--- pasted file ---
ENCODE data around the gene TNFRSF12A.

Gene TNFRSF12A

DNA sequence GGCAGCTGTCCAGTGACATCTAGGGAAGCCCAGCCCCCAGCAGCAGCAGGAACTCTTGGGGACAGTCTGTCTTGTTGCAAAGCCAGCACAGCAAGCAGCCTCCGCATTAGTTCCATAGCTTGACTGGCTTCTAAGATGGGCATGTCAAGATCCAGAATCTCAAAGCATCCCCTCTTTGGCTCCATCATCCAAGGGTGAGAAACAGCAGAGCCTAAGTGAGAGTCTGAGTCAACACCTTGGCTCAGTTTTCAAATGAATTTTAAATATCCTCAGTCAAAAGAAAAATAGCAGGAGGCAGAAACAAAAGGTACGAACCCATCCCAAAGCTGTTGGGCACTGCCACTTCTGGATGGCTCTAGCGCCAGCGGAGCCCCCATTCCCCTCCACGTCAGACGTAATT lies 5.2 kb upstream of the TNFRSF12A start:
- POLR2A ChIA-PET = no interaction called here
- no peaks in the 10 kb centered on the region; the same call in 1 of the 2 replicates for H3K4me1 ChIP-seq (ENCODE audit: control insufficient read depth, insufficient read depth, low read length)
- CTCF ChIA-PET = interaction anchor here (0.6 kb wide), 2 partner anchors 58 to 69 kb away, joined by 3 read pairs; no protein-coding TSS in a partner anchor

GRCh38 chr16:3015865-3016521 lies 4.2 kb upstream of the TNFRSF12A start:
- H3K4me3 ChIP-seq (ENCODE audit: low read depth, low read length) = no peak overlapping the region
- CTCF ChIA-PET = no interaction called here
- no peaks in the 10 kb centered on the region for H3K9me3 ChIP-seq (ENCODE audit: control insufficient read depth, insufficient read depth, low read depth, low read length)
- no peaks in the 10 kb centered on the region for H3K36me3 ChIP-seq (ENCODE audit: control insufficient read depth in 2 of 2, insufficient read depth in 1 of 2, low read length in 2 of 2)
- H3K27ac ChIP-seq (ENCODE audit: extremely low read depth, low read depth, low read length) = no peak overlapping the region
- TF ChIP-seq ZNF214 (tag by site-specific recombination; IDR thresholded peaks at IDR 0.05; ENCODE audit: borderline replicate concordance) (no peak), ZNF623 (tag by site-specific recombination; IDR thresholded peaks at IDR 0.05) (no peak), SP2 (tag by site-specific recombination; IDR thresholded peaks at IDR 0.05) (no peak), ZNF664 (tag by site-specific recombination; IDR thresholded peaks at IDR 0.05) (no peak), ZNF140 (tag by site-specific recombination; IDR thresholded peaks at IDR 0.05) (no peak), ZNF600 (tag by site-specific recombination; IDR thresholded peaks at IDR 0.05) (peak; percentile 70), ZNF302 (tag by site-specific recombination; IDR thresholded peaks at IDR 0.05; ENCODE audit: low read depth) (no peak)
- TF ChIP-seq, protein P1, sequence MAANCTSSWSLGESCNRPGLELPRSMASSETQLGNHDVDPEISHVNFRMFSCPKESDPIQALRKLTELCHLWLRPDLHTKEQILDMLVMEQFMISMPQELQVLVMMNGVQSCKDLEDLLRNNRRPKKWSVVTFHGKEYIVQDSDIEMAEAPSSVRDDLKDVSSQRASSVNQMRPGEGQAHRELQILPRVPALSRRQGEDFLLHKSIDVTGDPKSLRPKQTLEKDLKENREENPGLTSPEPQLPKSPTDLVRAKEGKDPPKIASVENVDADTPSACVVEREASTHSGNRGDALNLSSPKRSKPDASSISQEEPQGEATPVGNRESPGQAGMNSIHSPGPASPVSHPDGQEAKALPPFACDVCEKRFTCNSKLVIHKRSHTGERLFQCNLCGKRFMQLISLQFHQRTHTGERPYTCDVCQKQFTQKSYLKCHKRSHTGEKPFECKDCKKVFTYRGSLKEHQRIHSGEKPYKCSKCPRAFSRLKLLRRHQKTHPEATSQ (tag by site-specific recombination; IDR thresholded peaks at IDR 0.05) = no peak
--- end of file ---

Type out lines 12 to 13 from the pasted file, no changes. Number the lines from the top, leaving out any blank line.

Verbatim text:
- H3K27ac ChIP-seq (ENCODE audit: extremely low read depth, low read depth, low read length) = no peak overlapping the region
- TF ChIP-seq ZNF214 (tag by site-specific recombination; IDR thresholded peaks at IDR 0.05; ENCODE audit: borderline replicate concordance) (no peak), ZNF623 (tag by site-specific recombination; IDR thresholded peaks at IDR 0.05) (no peak), SP2 (tag by site-specific recombination; IDR thresholded peaks at IDR 0.05) (no peak), ZNF664 (tag by site-specific recombination; IDR thresholded peaks at IDR 0.05) (no peak), ZNF140 (tag by site-specific recombination; IDR thresholded peaks at IDR 0.05) (no peak), ZNF600 (tag by site-specific recombination; IDR thresholded peaks at IDR 0.05) (peak; percentile 70), ZNF302 (tag by site-specific recombination; IDR thresholded peaks at IDR 0.05; ENCODE audit: low read depth) (no peak)